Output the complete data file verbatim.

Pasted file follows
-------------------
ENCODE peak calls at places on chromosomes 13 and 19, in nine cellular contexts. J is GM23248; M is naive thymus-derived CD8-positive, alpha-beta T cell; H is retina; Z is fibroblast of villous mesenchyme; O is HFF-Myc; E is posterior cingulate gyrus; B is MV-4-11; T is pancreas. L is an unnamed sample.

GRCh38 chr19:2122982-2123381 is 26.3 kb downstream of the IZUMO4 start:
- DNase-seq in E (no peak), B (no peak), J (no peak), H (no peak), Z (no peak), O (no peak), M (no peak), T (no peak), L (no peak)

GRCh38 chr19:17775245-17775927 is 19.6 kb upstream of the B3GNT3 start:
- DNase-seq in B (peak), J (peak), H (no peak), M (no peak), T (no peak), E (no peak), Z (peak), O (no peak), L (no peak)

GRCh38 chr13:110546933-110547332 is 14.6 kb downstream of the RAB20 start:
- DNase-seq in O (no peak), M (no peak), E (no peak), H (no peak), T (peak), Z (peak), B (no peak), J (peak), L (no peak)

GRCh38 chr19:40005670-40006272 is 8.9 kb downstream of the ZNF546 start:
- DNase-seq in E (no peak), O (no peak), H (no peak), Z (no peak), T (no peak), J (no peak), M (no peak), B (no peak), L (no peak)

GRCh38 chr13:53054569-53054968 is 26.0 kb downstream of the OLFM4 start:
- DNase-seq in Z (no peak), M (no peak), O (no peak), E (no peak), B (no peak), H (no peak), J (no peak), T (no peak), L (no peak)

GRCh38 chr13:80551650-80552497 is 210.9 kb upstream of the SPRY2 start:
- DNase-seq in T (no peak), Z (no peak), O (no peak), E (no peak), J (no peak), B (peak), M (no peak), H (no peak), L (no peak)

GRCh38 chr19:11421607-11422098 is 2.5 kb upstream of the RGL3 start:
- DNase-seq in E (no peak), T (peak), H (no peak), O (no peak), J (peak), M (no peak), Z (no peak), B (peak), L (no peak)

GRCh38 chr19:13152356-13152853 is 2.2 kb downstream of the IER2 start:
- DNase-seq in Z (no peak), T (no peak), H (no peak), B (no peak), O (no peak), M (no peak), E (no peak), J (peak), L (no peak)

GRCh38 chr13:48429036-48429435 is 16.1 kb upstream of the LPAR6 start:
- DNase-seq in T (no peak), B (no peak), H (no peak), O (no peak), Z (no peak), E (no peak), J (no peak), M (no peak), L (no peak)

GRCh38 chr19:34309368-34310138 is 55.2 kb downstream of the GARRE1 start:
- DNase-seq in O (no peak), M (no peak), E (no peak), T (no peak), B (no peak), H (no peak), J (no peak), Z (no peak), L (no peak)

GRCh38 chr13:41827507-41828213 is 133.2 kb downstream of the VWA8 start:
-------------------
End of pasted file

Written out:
ENCODE peak calls at places on chromosomes 13 and 19, in nine cellular contexts. J is GM23248; M is naive thymus-derived CD8-positive, alpha-beta T cell; H is retina; Z is fibroblast of villous mesenchyme; O is HFF-Myc; E is posterior cingulate gyrus; B is MV-4-11; T is pancreas. L is an unnamed sample.

GRCh38 chr19:2122982-2123381 is 26.3 kb downstream of the IZUMO4 start:
- DNase-seq in E (no peak), B (no peak), J (no peak), H (no peak), Z (no peak), O (no peak), M (no peak), T (no peak), L (no peak)

GRCh38 chr19:17775245-17775927 is 19.6 kb upstream of the B3GNT3 start:
- DNase-seq in B (peak), J (peak), H (no peak), M (no peak), T (no peak), E (no peak), Z (peak), O (no peak), L (no peak)

GRCh38 chr13:110546933-110547332 is 14.6 kb downstream of the RAB20 start:
- DNase-seq in O (no peak), M (no peak), E (no peak), H (no peak), T (peak), Z (peak), B (no peak), J (peak), L (no peak)

GRCh38 chr19:40005670-40006272 is 8.9 kb downstream of the ZNF546 start:
- DNase-seq in E (no peak), O (no peak), H (no peak), Z (no peak), T (no peak), J (no peak), M (no peak), B (no peak), L (no peak)

GRCh38 chr13:53054569-53054968 is 26.0 kb downstream of the OLFM4 start:
- DNase-seq in Z (no peak), M (no peak), O (no peak), E (no peak), B (no peak), H (no peak), J (no peak), T (no peak), L (no peak)

GRCh38 chr13:80551650-80552497 is 210.9 kb upstream of the SPRY2 start:
- DNase-seq in T (no peak), Z (no peak), O (no peak), E (no peak), J (no peak), B (peak), M (no peak), H (no peak), L (no peak)

GRCh38 chr19:11421607-11422098 is 2.5 kb upstream of the RGL3 start:
- DNase-seq in E (no peak), T (peak), H (no peak), O (no peak), J (peak), M (no peak), Z (no peak), B (peak), L (no peak)

GRCh38 chr19:13152356-13152853 is 2.2 kb downstream of the IER2 start:
- DNase-seq in Z (no peak), T (no peak), H (no peak), B (no peak), O (no peak), M (no peak), E (no peak), J (peak), L (no peak)

GRCh38 chr13:48429036-48429435 is 16.1 kb upstream of the LPAR6 start:
- DNase-seq in T (no peak), B (no peak), H (no peak), O (no peak), Z (no peak), E (no peak), J (no peak), M (no peak), L (no peak)

GRCh38 chr19:34309368-34310138 is 55.2 kb downstream of the GARRE1 start:
- DNase-seq in O (no peak), M (no peak), E (no peak), T (no peak), B (no peak), H (no peak), J (no peak), Z (no peak), L (no peak)

GRCh38 chr13:41827507-41828213 is 133.2 kb downstream of the VWA8 start: